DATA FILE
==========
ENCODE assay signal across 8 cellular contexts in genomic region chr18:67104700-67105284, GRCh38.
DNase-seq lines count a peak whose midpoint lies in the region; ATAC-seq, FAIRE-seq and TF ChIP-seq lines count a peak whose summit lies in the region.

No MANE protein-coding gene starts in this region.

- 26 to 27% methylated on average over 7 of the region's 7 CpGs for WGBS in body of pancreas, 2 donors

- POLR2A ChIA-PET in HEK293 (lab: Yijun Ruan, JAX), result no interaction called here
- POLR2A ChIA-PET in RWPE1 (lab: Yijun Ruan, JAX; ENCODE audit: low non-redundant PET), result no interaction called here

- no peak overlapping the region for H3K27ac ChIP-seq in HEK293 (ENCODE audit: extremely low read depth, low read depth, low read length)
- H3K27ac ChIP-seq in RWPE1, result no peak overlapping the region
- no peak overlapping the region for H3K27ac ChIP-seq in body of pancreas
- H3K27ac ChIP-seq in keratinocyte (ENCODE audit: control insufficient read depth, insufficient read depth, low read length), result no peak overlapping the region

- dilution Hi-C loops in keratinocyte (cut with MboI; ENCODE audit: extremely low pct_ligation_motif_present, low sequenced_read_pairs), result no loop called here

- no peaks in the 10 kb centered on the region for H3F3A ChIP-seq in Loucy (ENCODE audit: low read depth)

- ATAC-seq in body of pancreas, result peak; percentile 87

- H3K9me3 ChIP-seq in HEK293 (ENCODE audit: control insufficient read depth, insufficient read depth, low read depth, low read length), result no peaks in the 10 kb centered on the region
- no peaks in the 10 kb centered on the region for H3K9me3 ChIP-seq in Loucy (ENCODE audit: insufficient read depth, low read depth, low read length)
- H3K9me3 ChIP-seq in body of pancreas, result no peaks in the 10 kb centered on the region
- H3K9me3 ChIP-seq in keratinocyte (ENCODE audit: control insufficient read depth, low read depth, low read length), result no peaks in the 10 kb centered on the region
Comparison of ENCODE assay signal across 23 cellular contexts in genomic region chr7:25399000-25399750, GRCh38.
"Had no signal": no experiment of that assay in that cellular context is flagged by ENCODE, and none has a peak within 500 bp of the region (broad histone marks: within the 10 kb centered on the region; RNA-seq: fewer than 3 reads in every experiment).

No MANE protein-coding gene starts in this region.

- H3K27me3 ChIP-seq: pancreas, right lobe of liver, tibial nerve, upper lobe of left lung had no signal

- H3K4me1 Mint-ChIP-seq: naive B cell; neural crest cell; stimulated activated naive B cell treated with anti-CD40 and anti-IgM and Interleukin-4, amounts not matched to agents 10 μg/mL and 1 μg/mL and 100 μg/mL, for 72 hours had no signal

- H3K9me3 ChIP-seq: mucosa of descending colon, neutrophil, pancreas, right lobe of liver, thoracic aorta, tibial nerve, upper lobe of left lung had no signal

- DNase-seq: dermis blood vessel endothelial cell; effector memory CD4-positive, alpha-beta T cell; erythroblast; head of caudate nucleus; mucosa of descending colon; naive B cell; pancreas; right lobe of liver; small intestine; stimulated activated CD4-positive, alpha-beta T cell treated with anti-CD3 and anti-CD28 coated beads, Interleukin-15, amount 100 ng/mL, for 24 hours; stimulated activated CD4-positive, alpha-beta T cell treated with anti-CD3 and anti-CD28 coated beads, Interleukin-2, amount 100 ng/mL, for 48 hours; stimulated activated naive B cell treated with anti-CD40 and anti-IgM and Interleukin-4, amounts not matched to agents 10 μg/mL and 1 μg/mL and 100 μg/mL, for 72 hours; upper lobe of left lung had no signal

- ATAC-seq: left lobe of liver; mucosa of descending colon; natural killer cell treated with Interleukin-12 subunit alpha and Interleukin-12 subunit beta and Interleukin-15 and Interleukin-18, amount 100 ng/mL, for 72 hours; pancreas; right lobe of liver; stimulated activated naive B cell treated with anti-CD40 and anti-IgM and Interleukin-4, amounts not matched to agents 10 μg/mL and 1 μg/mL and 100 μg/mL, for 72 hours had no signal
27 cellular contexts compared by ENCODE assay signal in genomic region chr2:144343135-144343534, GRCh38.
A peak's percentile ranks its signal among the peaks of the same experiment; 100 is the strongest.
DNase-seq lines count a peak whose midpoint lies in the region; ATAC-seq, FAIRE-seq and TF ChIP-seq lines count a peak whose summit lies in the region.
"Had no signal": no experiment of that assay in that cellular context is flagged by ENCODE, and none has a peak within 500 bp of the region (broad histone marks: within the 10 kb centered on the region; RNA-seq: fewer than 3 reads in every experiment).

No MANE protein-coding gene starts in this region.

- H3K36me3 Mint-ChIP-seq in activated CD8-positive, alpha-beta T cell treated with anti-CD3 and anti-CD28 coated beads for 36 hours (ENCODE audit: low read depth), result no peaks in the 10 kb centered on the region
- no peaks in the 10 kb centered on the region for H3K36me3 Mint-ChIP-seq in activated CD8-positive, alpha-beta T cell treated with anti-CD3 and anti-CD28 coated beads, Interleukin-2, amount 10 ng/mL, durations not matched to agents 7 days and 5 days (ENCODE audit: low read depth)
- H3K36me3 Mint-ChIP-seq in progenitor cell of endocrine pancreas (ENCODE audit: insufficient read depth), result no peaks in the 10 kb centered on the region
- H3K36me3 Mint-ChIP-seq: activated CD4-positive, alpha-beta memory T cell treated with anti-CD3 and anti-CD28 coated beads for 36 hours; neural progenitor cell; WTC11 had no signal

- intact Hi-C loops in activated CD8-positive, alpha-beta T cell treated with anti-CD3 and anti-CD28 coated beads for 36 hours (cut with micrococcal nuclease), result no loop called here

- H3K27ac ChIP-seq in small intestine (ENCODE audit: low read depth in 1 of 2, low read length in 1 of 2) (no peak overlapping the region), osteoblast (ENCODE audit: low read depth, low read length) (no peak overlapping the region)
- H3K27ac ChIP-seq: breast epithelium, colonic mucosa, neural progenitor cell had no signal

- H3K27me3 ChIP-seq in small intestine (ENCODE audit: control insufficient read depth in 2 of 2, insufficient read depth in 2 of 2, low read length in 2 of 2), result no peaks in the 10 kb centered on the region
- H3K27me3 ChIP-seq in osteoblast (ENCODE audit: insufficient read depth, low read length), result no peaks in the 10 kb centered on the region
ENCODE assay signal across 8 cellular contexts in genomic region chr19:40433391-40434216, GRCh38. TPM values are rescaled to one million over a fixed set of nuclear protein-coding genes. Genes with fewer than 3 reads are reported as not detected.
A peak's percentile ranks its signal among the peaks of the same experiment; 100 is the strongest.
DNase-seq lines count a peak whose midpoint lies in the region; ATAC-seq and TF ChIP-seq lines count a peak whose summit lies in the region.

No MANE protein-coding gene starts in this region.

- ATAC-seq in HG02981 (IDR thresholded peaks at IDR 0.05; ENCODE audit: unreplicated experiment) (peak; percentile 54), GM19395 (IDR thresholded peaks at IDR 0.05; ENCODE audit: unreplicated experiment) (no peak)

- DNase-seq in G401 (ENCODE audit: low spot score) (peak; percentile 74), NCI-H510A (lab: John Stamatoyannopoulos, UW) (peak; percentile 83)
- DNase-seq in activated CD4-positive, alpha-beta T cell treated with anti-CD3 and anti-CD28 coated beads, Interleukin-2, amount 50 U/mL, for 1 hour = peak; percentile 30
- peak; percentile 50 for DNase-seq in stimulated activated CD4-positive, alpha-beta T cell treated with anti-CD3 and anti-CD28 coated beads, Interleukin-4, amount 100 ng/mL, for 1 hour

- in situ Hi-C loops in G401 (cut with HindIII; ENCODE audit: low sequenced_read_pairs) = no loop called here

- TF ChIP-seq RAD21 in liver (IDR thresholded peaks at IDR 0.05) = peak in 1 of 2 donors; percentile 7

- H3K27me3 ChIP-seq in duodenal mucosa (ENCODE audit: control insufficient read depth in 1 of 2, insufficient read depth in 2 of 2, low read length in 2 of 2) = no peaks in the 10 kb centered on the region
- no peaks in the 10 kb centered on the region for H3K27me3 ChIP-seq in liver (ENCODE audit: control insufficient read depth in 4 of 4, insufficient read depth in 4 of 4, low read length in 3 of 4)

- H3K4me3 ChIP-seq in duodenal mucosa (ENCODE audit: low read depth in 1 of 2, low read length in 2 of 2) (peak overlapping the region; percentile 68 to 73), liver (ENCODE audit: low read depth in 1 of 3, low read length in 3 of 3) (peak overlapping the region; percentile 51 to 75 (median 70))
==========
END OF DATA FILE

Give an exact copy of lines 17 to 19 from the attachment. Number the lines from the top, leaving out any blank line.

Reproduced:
- H3K9me3 ChIP-seq in keratinocyte (ENCODE audit: control insufficient read depth, low read depth, low read length), result no peaks in the 10 kb centered on the region
Comparison of ENCODE assay signal across 23 cellular contexts in genomic region chr7:25399000-25399750, GRCh38.
"Had no signal": no experiment of that assay in that cellular context is flagged by ENCODE, and none has a peak within 500 bp of the region (broad histone marks: within the 10 kb centered on the region; RNA-seq: fewer than 3 reads in every experiment).